We also examined whether there were any group differences between participants who responded positively to the messaging (showed increase in intent) and those who did not (no change in intent) for willingness to try, incorporate, and replace. The groups that were compared were males (n = 40) vs. females (n = 159), vegetarians/vegans (n = 23) vs. meat eaters (n = 177), low meat consumers (0–30 times a month; n = 159) vs. high meat consumers (31+ times a month; n = 41), low environmental values (NEP score of 3.99 or less; n = 80) vs. high environmental values (NEP score of 4.00 or more; n = 120), those who stated religion was an important aspect of their lives (n = 115) vs. those who stated that it was not (n = 85), and liberals (n = 96) vs. conservatives (n = 25). Chi-squared tests did not reveal differences between any of these groups for any of the three intent measures [p(χ2) < 0.05]. In some instances, the analyses may have been underpowered due to small group sizes (refer Supplementary Materials).
Perceptions, Behavioral Intent and Implications
This study is the first known to us that reports on young adults' opinions of CM while also examining the effects of messaging on intention to consume it. Respondents see CM as promoting animal welfare, environmentally friendly, and unnatural, as evidenced from both open ended responses and targeted questions, consistent with previous reports on older cohorts (Laestadius and Caldwell, 2015; Verbeke et al., 2015a). Animal welfare was the most cited theme in the open-ended responses, and previous work with young adults has identified animal welfare concerns as a driver for eating less meat (reviewed in Ruby, 2012). Further research is encouraged to expand this finding and its potential for assisting in acceptance of CM. For instance, how appealing might CM be to ethical vegetarians (individuals who avoid meat due to moral consideration around animal welfare; Ruby, 2012), and to what extent might emphasis framing that stresses animal welfare benefits be an effective marketing strategy for some youth cohorts, including ethical vegetarians? Participants also indicated that an important factor when considering whether they would consume CM or not is whether it tastes the same as farmed meat, consistent with the report of van der Weele and Driessen (2019) in a Dutch cohort. This result provides some direction for CM producers with respect to optimizing their product and suggests that sensory and consumer testing should be critical components of the product development process in order to achieve market acceptance.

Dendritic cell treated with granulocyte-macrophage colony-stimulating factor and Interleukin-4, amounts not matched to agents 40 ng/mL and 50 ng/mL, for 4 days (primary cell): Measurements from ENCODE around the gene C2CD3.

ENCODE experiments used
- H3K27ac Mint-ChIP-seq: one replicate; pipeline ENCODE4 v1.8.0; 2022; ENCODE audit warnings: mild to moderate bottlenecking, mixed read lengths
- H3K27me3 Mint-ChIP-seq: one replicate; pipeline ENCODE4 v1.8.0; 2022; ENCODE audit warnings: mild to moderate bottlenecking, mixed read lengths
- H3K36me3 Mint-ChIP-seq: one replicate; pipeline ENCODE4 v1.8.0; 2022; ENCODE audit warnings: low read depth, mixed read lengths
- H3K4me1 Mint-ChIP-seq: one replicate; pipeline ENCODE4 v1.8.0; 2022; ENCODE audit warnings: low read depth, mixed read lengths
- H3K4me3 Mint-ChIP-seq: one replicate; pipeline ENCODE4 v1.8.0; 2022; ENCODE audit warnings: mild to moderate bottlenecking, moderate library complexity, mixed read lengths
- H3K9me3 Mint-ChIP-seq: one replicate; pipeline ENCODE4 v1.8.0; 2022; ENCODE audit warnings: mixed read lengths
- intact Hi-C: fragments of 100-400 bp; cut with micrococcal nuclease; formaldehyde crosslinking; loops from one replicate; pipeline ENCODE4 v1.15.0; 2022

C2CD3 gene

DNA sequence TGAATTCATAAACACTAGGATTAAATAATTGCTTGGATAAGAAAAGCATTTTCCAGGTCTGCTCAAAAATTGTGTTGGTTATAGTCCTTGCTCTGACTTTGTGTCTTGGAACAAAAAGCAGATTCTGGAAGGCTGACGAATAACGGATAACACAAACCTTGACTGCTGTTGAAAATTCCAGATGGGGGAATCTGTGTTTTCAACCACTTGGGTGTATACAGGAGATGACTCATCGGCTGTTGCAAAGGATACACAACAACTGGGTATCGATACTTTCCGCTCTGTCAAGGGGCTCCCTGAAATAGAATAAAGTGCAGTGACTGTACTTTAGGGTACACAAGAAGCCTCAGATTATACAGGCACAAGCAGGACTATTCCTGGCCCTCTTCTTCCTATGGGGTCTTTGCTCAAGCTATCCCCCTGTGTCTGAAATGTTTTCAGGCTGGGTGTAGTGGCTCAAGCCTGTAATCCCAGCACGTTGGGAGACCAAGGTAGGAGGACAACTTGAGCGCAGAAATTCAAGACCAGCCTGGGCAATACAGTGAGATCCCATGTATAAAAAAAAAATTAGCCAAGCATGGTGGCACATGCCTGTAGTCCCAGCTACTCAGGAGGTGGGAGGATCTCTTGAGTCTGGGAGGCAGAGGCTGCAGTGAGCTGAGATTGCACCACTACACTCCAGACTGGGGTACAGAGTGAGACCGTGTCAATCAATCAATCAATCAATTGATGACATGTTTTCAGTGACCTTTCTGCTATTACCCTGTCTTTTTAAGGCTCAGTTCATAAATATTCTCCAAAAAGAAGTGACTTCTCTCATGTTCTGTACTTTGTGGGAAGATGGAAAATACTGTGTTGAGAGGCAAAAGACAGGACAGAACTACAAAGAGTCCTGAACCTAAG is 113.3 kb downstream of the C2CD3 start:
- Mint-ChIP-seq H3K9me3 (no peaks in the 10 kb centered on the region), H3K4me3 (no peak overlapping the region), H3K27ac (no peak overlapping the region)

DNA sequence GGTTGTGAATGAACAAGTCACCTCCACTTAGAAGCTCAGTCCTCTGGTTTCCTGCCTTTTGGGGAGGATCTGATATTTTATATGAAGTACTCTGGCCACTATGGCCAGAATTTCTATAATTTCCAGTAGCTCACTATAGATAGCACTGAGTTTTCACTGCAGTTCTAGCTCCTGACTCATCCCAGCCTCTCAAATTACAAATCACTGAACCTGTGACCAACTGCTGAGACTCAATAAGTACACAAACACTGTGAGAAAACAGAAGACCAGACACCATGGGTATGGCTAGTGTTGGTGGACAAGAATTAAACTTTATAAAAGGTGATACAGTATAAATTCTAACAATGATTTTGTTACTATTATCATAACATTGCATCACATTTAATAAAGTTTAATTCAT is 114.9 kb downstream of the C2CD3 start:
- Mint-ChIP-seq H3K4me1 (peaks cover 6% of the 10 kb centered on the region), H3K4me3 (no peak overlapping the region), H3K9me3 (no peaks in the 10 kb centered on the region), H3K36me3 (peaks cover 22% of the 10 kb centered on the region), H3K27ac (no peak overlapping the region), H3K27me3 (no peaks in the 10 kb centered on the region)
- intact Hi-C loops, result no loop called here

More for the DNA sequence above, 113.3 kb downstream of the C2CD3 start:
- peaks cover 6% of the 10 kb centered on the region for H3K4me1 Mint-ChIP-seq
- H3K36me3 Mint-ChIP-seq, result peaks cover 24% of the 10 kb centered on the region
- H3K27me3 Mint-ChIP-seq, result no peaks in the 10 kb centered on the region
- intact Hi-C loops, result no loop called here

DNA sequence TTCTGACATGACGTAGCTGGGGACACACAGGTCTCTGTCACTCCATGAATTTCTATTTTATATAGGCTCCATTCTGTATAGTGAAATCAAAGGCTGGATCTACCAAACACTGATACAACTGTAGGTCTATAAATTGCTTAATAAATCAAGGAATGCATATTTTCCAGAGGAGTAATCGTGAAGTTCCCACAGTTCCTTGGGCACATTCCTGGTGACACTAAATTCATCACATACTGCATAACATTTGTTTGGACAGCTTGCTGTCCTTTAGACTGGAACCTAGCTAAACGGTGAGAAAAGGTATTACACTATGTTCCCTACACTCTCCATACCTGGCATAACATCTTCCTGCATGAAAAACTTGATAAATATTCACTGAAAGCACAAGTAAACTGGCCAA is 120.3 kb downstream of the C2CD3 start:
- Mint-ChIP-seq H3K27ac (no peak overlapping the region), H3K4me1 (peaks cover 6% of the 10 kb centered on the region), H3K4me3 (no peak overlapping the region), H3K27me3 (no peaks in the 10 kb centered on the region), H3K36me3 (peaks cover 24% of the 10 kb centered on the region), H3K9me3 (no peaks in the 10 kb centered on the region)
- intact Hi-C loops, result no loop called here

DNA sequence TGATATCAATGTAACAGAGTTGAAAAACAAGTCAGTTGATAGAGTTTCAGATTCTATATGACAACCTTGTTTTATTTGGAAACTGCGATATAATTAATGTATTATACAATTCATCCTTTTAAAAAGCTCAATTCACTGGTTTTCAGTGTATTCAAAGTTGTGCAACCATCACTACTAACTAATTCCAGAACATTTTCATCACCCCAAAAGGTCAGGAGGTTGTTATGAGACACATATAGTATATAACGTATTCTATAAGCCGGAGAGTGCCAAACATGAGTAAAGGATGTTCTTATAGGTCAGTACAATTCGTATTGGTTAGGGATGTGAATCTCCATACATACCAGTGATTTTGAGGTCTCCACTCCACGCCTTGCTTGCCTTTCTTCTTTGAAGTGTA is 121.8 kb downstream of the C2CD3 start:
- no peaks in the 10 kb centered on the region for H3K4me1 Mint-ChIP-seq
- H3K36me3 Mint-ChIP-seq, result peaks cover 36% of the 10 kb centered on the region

In contrast with Verbeke et al. (2015b), the majority of our participants disagreed with the statement “I do not see any personal benefits to eating CM.” It is not clear what personal benefits respondents may envision. They may be related to reduced environmental impact–one of the greatest suggested benefits of CM (Bhat et al., 2017)—and/or to reduced concern about animal welfare. Participants who had higher than average environmental values (NEP score > 4) were significantly more likely to disagree with the statement than those with a lower environmental values (NEP score ≤ 3.99) [X2 (1, N = 169) = 5.20, p < 0.05]. Thus, it is possible that individuals with higher environmental values may view the lower environmental impact of CM as a personal benefit.
There was no relationship between intention to consume CM and food neophobia; thus we failed to find evidence to support H1. Previous research has found that people who score higher for food neophobia are less willing to eat meat substitutes (Hoek et al., 2011) and food neophobia has been associated with rejection of CM in an adult sample (Wilks et al., 2019). However, our result is consistent with previous findings that food neophobia does not impact consumers' willingness to try foods that have been created through new technologies (Siegrist, 2008). Our null result may have been influenced by our initial description of CM as having a comparable taste and texture to farmed meat, as these are two of the most important qualities for meat consumers (Grunert et al., 2004) and two of the most common objections to consuming meat substitutes (Hoek et al., 2011).
We found a negative relationship between food disgust and initial intention to consume CM, confirming H2 (“Food disgust will be negatively associated with willingness to consume”) and consistent with the report of Siegrist et al. (2018) that descriptions of CM evoke high levels of reported disgust and negatively impact perceptions of it. However, we did not find a relationship between food disgust and intention to consume CM after messaging, indicating that food disgust may not be a barrier to consumer acceptance of CM if effective messaging strategies can be employed. There was no relationship found between NEP scores and intention to consume CM; thus we failed to find evidence to support H3, contrary to previous findings that individuals with high environmental values have a stronger preference for CM (Slade, 2018). However, our sample had very high pro-environmental values, consistent with the wider Canadian population (Pickering, 2015), with an average NEP score of 4.0 ± 0.6 SD. There may have been insufficient variation in responses to capture a relationship. Slade (2018) also found that men and liberals were more receptive to CM than woman and conservatives; however, we did not replicate these findings in our data. This may be attributable to our analyses being underpowered, as only 40 respondents were men and only 25 identified as conservative.